What happens when a good credit risk goes bad? When all the signs you were watching as a small business owner pointed toward a long and happy relationship with a corporate customer, or even supplier – but nothing winds up as it should have? In short, the relationship sours because that “significant (B2B) other” went sour?
Your cash flow gets hit as the customer cannot pay, or the supplier goes bust, impacting your own interactions with end buyers.
In an age of daily data deluge, the credit score may be a bit misleading, and does not really give an indication of the pressures pushing and pulling at firm from within, and without. One firm, Argos Risk, seeks to find meaning in sources that go beyond the credit score and even the interactions between companies, where phone calls or emails (in other words, formal communications) may not reveal what is going on behind the scenes.
President and CEO Lori Frank told PYMNTS that “a firm can have a great credit score, but this is lagging data, which gives you a payment history and data that is several months old, and as agencies report payment histories,” and what might be troubling trends emerge, it takes months to see a pattern emerge, looking backwards.
For Argos, said the executive, through its AR Surveillance platform, B2B credit risk moves beyond looking backward and looking at recent events updated daily: Moving across social media, county records, phone and email addresses and any number of disparate sources, financial risk is assessed across events that may presage trouble, or a firm in the midst of change that should invite greater scrutiny. Think of management changes (or ousters), location changes, and even changes to telephone numbers – enough of these can add up to signal a business that is in flux, and is becoming, in fact, unstable or transient.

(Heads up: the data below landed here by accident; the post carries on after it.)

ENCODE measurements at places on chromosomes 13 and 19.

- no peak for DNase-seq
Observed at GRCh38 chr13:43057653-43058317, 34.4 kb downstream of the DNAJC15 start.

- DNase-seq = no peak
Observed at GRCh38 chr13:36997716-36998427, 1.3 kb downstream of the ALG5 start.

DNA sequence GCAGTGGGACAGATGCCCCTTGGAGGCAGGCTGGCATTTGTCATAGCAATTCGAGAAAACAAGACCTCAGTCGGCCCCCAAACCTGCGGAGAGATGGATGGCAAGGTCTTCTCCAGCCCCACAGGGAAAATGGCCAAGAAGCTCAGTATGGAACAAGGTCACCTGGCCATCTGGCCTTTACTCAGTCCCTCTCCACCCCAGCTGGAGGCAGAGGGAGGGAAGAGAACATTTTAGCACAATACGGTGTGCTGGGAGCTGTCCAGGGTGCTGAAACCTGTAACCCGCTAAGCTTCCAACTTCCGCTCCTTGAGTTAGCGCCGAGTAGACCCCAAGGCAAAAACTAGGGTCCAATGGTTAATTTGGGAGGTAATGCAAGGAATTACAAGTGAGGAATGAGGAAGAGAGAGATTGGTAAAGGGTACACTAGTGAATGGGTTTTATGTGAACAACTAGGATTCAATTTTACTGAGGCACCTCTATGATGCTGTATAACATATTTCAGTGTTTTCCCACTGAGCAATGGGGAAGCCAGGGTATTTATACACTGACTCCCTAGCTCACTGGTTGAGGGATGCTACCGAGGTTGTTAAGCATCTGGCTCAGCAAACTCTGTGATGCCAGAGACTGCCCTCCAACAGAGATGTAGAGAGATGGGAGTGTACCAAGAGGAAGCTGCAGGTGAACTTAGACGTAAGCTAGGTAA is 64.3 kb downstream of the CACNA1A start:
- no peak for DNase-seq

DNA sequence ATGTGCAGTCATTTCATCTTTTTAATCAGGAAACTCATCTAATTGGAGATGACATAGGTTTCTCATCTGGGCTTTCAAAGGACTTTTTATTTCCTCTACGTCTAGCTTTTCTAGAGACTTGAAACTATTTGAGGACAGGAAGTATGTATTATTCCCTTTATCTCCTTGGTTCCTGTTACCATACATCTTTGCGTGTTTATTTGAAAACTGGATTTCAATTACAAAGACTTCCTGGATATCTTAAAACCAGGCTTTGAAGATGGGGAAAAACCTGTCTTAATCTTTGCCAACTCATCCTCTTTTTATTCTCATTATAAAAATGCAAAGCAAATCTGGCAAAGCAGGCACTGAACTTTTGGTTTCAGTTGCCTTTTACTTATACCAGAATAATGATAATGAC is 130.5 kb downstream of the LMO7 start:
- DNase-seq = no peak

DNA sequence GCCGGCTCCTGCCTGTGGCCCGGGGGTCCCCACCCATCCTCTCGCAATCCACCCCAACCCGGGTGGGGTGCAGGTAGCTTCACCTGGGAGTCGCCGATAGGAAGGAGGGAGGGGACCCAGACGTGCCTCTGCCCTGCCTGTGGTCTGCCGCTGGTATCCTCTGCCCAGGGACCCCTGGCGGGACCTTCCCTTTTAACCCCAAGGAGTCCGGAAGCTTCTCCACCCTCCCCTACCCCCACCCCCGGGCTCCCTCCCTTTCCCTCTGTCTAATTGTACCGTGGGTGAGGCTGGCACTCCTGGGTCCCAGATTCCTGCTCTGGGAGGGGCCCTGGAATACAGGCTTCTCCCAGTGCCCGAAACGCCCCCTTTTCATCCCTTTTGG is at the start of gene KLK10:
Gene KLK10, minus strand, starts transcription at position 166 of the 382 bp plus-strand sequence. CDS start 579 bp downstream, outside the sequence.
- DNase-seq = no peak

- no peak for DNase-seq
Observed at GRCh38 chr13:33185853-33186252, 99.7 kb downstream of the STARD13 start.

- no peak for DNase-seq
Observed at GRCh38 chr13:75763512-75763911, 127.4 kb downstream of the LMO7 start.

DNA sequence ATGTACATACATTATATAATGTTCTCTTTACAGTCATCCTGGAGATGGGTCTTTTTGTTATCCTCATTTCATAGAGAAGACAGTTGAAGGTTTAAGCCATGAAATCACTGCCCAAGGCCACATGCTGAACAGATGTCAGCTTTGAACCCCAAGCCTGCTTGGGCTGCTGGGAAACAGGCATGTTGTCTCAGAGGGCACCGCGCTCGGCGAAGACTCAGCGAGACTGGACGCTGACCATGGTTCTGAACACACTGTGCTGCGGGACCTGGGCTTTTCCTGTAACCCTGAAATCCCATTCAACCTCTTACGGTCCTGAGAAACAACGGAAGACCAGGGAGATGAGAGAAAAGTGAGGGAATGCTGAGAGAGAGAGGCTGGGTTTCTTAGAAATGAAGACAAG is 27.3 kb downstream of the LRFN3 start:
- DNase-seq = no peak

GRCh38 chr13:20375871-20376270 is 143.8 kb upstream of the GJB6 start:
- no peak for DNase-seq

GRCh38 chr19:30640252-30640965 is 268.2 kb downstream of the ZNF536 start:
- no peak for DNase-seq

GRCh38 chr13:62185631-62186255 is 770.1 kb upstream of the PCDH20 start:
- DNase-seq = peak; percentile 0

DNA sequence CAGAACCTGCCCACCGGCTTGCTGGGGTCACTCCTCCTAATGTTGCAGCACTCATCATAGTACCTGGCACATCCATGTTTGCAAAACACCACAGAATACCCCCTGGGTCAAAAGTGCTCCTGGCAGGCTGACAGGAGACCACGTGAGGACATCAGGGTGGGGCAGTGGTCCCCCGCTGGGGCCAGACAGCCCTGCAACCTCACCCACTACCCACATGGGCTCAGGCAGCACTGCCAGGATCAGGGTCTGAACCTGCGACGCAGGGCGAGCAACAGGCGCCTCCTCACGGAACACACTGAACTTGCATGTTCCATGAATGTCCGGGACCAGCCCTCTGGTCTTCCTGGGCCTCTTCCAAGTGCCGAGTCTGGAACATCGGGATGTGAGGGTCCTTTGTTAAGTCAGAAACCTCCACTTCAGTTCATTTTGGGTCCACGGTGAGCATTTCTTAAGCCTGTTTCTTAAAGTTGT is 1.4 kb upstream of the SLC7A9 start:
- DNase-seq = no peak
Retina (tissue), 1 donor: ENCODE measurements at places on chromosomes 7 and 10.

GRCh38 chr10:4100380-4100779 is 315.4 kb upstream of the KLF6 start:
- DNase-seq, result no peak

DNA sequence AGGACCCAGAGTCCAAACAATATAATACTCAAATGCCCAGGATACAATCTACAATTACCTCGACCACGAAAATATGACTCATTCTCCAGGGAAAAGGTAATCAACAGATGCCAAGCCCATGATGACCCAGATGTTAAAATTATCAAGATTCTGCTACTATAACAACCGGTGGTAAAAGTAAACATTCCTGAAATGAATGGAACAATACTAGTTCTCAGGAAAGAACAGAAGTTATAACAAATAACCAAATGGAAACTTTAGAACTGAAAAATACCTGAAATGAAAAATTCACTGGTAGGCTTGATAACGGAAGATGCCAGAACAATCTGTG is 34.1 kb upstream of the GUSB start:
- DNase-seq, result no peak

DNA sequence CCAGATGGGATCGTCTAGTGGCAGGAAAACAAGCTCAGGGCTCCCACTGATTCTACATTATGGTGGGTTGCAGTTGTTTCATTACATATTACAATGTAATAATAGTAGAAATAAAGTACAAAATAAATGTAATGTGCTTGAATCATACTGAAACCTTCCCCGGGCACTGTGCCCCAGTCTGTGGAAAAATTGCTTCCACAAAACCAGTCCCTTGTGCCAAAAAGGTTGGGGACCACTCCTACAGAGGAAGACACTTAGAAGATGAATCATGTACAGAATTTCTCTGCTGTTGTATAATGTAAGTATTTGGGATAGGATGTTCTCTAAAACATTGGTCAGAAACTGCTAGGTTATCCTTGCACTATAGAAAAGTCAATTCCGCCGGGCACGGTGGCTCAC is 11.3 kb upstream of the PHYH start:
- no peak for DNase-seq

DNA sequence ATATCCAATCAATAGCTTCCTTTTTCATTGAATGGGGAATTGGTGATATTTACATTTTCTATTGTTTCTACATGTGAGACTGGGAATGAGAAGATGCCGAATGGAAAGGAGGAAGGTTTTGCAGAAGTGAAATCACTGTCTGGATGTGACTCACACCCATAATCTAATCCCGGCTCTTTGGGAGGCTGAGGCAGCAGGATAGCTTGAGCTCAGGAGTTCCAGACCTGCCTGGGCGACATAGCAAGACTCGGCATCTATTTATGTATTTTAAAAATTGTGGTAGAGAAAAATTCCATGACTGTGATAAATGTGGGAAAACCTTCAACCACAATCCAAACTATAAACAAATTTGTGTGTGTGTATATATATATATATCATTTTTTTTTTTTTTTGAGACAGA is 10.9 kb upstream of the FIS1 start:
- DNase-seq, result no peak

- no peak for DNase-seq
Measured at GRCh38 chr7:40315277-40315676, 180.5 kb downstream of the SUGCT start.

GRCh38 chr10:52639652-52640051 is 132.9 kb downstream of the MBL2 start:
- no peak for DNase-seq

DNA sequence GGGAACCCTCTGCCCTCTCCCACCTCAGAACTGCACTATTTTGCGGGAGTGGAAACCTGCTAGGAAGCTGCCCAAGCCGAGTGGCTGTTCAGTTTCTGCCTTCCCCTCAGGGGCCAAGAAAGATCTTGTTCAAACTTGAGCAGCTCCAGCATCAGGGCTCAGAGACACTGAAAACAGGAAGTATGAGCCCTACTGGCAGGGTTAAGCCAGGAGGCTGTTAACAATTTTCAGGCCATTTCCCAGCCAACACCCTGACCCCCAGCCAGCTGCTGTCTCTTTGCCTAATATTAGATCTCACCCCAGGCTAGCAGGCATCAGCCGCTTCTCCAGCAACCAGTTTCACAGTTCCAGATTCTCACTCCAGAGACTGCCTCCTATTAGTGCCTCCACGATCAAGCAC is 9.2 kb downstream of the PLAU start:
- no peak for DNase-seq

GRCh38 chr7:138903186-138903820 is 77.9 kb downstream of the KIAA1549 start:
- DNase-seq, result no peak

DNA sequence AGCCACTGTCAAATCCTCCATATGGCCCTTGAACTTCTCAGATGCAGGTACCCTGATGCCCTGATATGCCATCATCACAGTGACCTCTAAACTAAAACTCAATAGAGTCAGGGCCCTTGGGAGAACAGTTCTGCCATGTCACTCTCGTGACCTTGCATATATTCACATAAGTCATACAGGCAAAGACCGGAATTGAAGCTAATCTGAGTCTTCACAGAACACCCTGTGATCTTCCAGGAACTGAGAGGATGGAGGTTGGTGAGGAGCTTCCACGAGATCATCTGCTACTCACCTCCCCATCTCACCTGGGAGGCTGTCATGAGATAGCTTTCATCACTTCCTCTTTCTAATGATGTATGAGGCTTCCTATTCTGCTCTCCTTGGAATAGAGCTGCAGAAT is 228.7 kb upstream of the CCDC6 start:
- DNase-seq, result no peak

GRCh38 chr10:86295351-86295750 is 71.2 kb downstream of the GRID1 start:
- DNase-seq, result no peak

Enough data, continued Frank, comes courtesy of the CFPB, liens, or even social media that SMBs can gain a sense of risk unfolding in real time, across 38 different metrics. In its most recent liaison with business banking, Argos said last week that it has partnered with Platinum Bank, offering AR Surveillance to business customers in what Frank said shows that banks realize that working with firms “is not just about financial management, but about the needs of firms as they are trying to grow revenues.”
Information as power, and as used for even contingency planning purposes, can benefit firms across virtually any vertical, noted Frank (and the firm at present focuses on North America). But by way of example, consider the landlord who rents several thousand square feet to a firm, only to have that firm suddenly fly by night, literally.
There are, of course, uses for AR Surveillance that can cross beyond wariness into more sanguine territory. Frank said that the AR Surveillance allows for geographical, regional and even industry knowledge that can help grow revenues or understand the supply chain a bit more concretely.